June 2007
Volume 7, Issue 9
Vision Sciences Society Annual Meeting Abstract  |   June 2007
Inverse Zoellner illusiondue to implicit orientations
Author Affiliations
  • Pietronilla Penna
    University of Sassari, Dept. of Sciences of Languages, Italy
  • Baingio Pinna
    University of Cagliari, Dept. of Psychology, Italy
Journal of Vision June 2007, Vol.7, 612. doi:https://doi.org/10.1167/7.9.612
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      Pietronilla Penna, Baingio Pinna; Inverse Zoellner illusiondue to implicit orientations. Journal of Vision 2007;7(9):612. https://doi.org/10.1167/7.9.612.

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      © ARVO (1962-2015); The Authors (2016-present)

  • Supplements

Two types of orientation cues can instill “polarity” to a basic square element made up of two contiguous white and two black edges on a grey background. (i) Cues of explicitly oriented forms (explicit orientation), i.e. the orientation of the checks themselves. (ii) Cues rendered solely by the internal organization of luminance - such as the diagonal organization of the light and dark sides in the square element (implicit orientation), i.e. the orientation of the invisible base of the vertex. Under these conditions, the dominant orientation is along its internal diagonals of asymmetry. The role of implicit polarity is basic to elicit apparent motion (Pinna, 1990; see also Pinna & Brelstaff, 2000; Gurnsey et al., 2002; Morgan 2002), providing the directional cues for biasing the motion vectors that affect the perceived motion direction. Given parallel columns made up of square elements with opposite implicit orientations but with the same width, length, and orientation, because of the reversal of the vertex orientation, the implicit diagonals at the base of the vertices along each column have opposite inclinations. Under these conditions, the parallel columns of checks appear to be tilted in the same direction as the intersecting oblique implicit orientations. This result is opposite to what happens in the Zoellner illusion, where parallel lines are perceived as being tilted in a direction perpendicular to the intersecting oblique segments. The roles of explicit and implicit orientations were studied through psychophysical experiments. The results suggest the opposite role played by implicit and explicit orientations in affecting the direction of the tilt. The most invoked explanation of the Zoellner illusion, based on the principle of perceptual enlargement of acute angles of intersection between the oblique segments and parallel lines, cannot be applied in our conditions. A unitary explanation for both illusions is suggested.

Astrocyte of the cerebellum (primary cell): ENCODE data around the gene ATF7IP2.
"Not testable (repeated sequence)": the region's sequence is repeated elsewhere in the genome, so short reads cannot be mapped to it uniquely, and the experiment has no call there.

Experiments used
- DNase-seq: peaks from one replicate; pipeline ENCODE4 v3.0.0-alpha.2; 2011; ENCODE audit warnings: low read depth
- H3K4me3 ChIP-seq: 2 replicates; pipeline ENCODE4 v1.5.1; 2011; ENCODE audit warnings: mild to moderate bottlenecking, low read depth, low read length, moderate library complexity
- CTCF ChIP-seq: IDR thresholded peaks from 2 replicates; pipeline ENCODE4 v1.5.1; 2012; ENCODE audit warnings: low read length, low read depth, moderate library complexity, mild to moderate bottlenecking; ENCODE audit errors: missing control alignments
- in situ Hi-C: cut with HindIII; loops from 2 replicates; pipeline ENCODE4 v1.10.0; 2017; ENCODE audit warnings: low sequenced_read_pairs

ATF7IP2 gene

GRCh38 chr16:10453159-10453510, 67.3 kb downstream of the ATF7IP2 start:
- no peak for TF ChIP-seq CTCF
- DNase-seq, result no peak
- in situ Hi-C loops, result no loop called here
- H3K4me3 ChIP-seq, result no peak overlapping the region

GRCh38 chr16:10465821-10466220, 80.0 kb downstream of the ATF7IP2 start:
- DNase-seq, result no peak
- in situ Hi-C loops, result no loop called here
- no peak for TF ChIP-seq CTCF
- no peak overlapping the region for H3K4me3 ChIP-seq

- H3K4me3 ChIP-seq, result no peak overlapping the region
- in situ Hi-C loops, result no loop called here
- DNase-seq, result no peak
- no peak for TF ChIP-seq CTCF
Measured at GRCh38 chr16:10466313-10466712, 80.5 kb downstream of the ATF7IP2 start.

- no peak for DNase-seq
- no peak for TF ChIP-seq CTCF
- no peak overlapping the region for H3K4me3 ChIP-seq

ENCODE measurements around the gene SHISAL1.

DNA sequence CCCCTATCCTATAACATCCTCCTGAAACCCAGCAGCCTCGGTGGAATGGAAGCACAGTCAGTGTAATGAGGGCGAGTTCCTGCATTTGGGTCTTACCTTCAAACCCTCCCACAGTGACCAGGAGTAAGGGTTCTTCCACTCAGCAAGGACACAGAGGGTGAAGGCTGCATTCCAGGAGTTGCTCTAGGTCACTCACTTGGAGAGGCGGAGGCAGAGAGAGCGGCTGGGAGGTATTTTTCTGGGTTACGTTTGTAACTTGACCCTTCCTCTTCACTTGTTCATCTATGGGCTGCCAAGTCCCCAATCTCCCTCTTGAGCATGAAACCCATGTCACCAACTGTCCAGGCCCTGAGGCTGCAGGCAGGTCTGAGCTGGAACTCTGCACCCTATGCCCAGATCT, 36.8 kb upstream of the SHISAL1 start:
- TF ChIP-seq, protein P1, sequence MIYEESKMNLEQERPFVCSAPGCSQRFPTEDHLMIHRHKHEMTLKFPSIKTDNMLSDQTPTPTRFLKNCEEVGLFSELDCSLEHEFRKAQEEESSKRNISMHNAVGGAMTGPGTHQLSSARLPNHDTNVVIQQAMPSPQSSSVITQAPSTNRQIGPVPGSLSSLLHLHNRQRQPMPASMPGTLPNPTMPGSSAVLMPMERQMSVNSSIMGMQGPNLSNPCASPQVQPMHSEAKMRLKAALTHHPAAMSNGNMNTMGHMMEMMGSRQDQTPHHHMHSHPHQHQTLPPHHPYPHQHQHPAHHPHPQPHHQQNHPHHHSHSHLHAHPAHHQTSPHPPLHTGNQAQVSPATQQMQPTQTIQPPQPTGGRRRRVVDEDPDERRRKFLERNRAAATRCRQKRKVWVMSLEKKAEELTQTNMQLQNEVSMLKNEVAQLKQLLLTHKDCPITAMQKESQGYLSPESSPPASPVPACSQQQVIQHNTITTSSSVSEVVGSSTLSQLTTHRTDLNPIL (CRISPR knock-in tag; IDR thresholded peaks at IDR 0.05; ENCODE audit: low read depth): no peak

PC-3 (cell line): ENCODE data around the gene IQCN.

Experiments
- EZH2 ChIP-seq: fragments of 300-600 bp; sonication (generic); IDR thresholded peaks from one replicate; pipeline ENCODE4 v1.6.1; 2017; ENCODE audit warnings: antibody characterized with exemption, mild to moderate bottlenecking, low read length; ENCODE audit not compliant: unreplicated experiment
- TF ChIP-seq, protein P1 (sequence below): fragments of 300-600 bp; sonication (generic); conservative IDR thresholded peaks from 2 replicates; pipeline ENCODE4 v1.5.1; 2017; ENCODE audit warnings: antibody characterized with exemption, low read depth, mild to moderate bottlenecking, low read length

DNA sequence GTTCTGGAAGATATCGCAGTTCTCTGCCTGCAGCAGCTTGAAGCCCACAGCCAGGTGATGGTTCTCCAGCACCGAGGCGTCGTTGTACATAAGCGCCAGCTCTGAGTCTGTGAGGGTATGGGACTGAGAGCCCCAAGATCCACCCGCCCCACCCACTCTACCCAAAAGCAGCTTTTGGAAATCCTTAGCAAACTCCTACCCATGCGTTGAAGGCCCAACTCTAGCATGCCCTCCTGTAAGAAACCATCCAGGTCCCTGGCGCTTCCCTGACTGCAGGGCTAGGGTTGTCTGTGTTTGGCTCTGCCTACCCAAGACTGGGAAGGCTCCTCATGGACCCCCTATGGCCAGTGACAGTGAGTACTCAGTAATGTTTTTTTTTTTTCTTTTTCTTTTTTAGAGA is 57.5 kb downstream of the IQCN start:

Penna, P. Pinna, B. (2007). Inverse Zoellner illusiondue to implicit orientations [Abstract]. Journal of Vision, 7(9):612, 612a, http://journalofvision.org/7/9/612/, doi:10.1167/7.9.612. [CrossRef]
 Fondazione Banco di Sardegna, Alexander von Humboldt Foundation, PRIN ex 40% Cofin. es. 2005 (prot. 2005112805_002) and Fondo d'Ateneo (ex 60%).

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